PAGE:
While the 2012 budget and term lengths got most of the attention at Tuesday’s Davidson Town Board meeting, the board also took action on another item that is stirring questions from some residents. Commissioners voted 5-0 to transfer money from the town fund balance – savings account – to buy two designated “affordable” houses in the Bradford neighborhood, off Davidson-Concord Road, that reportedly are in foreclosure.
The vote followed a closed session after the public portion of Tuesday’s monthly board meeting. The board briefly came back into open session and approved the expenditure – after citizens and reporters had left the meeting.
Town officials said the move is an effort to preserve two homes that were at risk of falling out of Davidson’s affordable housing program after the foreclosures. The town ordinance requires that 12.5 percent of the homes in all new multi-unit developments be built and sold or rented at rates deemed affordable according to federal standards.
The town did not announce the board action, but provided information to DavidsonNews.net after rumors began circulating about the vote on Thursday.
Bradford was developed over the past decade by local developer Frank Jacobus, who also developed other projects in town that are troubled or in foreclosure, including Davidson East, off NC 73, and Abersham, off Grey and Shearer roads.
The two unfinished homes are at 19818 and 19822 Davidson-Concord Road. Davidson Commissioner Margo Williams and other town officials said they are owned by a bank – though nobody could say Thursday night which one. Mecklenburg County property records show that Fifth Third Bank owns one of the buildings, while the other is owned by Neighborhood at Bradford LLC, Mr. Jacobus’s company.
After negotiations with the owners, the town agreed to pay $120,000 each for the two houses. Since the homes are unfinished, the town will have to complete construction, which is estimated to cost another $15,800 per house. So the town’s total cost would be $271,600.
However, it wasn’t clear Thursday how much money the town is appropriating for the deal. Ms. Williams said the town does not expect to spend the full amount on the homes, but will obtain financing. And she said the town expects to sell the homes soon – to buyers on the town’s affordable housing waiting list, who must meet federal income limits to qualify.
Megan Davis, Davidson’s town spokeswoman, agreed. “We expect to sell them each for more than the purchase price,” she said Thursday.
Commissioner Laurie Venzon said even if the houses don’t sell for a year, the town is likely to spend only a few thousand dollars on the purchase, plus the construction costs – not the whole $271,600.
And the town should get its money back with a sale. She said the price the town would pay ($120,000 per unit) is below market rate, which she said is somewhere around $145,000 to $155,000.
Ms. Williams said the purchase was an opportunity to save two homes that were at risk of being taken out of the affordable housing program. Under the program, restrictions on the deeds of certain homes require that the homes be first offered to qualified lower-income buyers.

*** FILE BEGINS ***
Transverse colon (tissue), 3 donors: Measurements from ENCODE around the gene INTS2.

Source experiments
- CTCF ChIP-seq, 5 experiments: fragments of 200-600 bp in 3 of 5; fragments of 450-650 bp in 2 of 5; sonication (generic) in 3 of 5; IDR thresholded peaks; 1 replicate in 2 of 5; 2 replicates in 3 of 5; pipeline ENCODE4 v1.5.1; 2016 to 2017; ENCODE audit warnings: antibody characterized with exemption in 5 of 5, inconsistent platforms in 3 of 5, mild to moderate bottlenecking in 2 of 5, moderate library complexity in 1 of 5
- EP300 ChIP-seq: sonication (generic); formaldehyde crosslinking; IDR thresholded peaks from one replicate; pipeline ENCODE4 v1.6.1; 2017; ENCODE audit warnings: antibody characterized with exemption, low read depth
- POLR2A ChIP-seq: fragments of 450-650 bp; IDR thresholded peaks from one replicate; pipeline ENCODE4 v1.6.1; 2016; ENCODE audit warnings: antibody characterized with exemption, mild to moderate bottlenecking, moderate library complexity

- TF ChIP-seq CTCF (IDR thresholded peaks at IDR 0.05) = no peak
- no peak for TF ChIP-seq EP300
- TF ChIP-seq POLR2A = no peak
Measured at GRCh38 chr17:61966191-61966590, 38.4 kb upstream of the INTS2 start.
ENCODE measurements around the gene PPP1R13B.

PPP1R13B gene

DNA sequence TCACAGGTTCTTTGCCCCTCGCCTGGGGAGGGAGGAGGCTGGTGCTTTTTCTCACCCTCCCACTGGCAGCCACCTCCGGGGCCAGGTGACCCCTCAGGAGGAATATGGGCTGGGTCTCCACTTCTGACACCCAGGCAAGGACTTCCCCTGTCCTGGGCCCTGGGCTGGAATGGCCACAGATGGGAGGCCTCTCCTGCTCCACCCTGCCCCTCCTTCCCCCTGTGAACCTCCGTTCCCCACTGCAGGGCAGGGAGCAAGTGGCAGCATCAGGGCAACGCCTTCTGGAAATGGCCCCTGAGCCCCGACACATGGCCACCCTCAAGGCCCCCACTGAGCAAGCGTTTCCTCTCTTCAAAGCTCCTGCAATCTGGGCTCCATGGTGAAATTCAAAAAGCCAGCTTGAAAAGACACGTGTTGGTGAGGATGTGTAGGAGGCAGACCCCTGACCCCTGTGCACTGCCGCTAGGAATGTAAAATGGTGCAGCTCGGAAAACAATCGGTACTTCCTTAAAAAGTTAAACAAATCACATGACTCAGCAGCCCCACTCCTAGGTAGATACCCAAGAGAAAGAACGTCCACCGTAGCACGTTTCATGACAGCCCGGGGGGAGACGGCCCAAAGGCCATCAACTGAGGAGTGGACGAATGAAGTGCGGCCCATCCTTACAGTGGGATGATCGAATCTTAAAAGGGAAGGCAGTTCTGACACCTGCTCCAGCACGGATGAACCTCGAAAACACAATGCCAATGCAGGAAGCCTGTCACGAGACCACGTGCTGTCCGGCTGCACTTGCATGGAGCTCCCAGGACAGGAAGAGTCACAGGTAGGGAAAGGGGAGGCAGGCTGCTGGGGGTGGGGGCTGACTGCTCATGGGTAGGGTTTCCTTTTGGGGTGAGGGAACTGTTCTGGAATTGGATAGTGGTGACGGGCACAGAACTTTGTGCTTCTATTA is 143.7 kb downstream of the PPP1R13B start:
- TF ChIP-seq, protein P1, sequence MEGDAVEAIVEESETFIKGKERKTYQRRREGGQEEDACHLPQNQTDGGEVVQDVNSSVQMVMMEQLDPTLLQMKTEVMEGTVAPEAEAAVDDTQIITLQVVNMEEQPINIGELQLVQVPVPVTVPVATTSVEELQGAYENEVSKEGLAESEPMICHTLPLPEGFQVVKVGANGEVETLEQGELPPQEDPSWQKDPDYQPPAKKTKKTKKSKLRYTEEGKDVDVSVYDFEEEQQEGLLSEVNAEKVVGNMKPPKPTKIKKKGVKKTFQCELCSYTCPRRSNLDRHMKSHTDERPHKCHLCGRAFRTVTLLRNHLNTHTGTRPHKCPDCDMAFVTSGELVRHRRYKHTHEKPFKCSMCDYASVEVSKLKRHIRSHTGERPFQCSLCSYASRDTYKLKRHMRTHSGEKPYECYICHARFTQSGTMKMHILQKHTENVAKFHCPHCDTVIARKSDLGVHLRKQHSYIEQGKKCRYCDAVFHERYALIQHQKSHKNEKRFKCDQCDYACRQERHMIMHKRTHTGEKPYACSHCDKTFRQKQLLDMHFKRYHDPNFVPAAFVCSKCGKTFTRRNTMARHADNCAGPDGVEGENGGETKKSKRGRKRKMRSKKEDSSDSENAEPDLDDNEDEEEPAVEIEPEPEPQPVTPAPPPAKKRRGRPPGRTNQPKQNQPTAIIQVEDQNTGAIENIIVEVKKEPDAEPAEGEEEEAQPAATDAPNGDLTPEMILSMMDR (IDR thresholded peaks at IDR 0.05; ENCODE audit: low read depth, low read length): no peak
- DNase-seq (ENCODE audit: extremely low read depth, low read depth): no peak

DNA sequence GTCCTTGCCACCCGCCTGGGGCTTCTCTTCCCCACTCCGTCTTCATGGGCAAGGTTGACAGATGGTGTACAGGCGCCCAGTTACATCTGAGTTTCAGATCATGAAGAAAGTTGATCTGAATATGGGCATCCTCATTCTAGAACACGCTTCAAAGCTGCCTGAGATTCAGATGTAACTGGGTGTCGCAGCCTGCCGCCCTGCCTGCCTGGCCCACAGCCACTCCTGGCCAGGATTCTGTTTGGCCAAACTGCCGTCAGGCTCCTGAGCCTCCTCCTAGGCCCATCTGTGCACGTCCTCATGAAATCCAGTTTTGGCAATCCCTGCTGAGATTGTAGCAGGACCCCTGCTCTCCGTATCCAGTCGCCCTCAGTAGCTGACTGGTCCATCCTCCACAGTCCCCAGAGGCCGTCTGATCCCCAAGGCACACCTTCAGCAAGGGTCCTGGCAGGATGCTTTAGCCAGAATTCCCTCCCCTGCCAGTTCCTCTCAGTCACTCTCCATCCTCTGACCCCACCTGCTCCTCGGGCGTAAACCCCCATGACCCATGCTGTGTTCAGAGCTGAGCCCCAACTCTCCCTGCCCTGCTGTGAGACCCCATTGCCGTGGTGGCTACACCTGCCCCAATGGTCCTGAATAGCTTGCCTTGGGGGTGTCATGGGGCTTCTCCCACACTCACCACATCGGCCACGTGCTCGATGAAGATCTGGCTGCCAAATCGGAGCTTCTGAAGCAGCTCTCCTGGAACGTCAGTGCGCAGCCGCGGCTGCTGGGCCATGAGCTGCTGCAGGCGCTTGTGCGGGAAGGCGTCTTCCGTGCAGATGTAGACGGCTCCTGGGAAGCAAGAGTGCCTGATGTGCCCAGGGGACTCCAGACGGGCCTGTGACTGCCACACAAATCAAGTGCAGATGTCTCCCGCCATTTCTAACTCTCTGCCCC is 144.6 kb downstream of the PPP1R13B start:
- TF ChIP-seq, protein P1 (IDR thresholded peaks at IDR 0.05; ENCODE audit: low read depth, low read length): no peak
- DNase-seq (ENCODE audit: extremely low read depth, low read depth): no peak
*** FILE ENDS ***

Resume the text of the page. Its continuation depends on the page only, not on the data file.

“These houses were designed and built in the town’s affordable housing program,” Ms. Williams said Thursday. “When the houses went into receivership unfinished, the deed restrictions went away. What we looked at was the fact that we had two very fine houses that were well-designed, well built.”
One of the homes is 3 bedrooms, the other 4 bedrooms, according to property records.
“We decided it would be good to explore the very best deal we could get from the bank and to see what we could do to finish them and them into the hands of those who need them,” Ms. Williams said.
Asked why the bank couldn’t have just sold the homes on the open market, Ms. Williams said that the homes’ unfinished state was a barrier. She said the bank wanted to sell, but it’s very difficult for an affordable buyer to deal with a house that’s unfinished. She said Davidson will acquire the homes at “splendid prices.”
DavidsonNews.net has received several inquiries and comments from readers questioning the town board’s action on the Bradford homes.
Vince Winegardner, a River Run resident and Davidson Planning Board member, wrote a letter to the Town Board Thursday saying: “This is NOT a ‘no brainer,’ this is an example of the type of thinking that got us into the MI Connection situation. I expect the town will buy these properties at the ‘appraised’ value or whatever the bank has into them. The town will then attempt to sell them in this weak market. I expect the town will end up selling them at a loss. Who pays for this ‘no brainer’ social experiment? The taxpayers.”
In addition to preserving affordable housing, the board’s action addresses concerns among neighbors in Bradford about poor infrastructure, including roads and streetlights. In March, Mr. Jacobus agreed to pay a total of $25,000 from the sale of lots into an escrow account that would be used for street repairs.
Commissioner Laurie Venzon said Thursday the affordable housing purchase is part of an effort to help out a neighborhood that has been hit hard by the economy, the decline in home values, and the developer’s troubles.
“The thing’s in bankruptcy, houses are sitting there on the front row of Bradford Park, the neighborhood is up in arms about the roads not being finished,” she said. The town has the ability to step in and help, she said.
Ms. Venzon said the town has six or seven people in its affordable housing “queue,” but they can’t buy the houses unless construction is complete.